Loading ...
Sorry, an error occurred while loading the content.

219Re: [ScottishWarPrisoners] Robert Young, Covenanter

Expand Messages
  • Ardachu@aol.com
    Mar 2, 2004
      Hi Rita, Are the documents in this country stating he was from Glasgow
      immigration records? He may have sailed from aGlasgow port and therefor they would
      list him from Glasgow. He also may have been born in the town of Perth or
      somewhere in Perthshire, then moved to the Glasgow area as a young man. If your
      family's tradition says Perth, I'd look there first. You'd be surprised how many
      Scots went to Ireland for 3-12 months to put together the money for passage,
      then left from an Irish port and are listed in this country's records as
      coming from Ireland. You can't always trust immigration locals or early census
      records. Early census records in this country were not done the way they do them
      today. One or two people would be assigned to gather census data for their
      village or town and they would fill them out themselves- each household did not
      fill them out. If John Smith was doing census data- the Joneses may have lived
      next door, and Smith would list the Joneses names and often guessed at the
      childrens' ages and name spellings. I'd start your research in Pertshire, all
      parishes. There is a website- www.scotlandspeople.gov.org and they have most of
      the Old Parish Records and the newer statistical records. There is a fee of L6
      for access to 30 records- you can use a credit card. You can type in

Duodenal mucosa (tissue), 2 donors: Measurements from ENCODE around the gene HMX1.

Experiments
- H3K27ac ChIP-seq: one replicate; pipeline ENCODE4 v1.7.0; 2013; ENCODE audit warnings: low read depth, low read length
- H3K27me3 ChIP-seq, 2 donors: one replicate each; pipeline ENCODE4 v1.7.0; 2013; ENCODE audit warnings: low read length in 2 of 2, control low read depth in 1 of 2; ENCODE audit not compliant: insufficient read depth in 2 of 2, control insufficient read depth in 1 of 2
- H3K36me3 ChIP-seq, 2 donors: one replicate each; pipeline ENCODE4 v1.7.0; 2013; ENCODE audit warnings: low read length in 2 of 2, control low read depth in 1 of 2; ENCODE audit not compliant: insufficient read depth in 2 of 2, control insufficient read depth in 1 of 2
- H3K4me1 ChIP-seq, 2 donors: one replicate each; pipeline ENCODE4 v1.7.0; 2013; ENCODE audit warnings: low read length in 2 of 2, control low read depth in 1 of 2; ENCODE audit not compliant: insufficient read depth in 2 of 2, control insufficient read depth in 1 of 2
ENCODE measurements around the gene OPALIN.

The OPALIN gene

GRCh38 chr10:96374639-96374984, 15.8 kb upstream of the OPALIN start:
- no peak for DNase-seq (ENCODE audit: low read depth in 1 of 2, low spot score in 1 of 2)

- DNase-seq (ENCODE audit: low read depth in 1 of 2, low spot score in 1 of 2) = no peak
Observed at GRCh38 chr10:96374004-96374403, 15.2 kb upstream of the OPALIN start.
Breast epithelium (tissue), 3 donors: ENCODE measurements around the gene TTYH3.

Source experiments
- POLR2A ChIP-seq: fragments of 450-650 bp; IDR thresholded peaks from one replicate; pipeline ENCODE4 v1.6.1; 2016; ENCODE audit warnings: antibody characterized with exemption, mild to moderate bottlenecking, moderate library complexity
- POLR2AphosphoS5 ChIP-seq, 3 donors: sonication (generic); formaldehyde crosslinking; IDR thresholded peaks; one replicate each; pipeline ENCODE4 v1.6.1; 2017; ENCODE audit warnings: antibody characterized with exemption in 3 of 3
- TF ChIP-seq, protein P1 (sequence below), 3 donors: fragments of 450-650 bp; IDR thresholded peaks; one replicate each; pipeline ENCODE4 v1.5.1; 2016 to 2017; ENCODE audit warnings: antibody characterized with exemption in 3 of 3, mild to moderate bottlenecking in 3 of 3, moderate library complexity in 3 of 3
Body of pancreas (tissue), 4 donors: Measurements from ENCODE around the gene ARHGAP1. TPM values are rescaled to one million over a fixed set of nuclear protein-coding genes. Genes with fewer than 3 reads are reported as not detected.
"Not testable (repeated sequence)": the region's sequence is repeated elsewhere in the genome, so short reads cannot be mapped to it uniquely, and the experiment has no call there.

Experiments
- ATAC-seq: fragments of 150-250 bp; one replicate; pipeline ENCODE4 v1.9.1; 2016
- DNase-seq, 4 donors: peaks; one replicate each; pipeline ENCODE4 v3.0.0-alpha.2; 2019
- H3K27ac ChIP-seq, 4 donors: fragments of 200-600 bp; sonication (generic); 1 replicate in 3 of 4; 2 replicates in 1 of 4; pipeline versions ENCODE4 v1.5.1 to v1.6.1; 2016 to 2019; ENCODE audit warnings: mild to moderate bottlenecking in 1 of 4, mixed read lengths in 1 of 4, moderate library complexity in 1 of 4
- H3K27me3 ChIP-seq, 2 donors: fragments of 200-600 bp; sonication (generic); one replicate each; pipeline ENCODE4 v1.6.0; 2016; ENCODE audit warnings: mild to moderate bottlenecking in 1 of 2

Perthshire, all records and a name and it will bring up a list of possibles. It's 1
      credit (of the 30 you purchase) to look at each name on the lisr. This might find
      you something on your Robert Young. It was not required in Scotland to keep
      birth, marriage and death records until the 1850's, but many parish ministers
      kept their own and the website does have some parish records back to the 1500's.
      Good luck on your quest. I know from my own research that before 1850, if
      your ancestor was not a tacksman, a rebel, a criminal, did not leave a will or
      estate, and did not piss-off the Kirk, he just doesn't appear in any record.
      There was no reason for his name to be written down. My Dad's family were sub-let
      farmers and younger sons so a lot of don't exist in records. But family
      tradition is stronger, in my opinion, than records in an immigrant's first several
      years in America. Happy hunting, Sandy MacAllister

      [Non-text portions of this message have been removed]
    • Show all 6 messages in this topic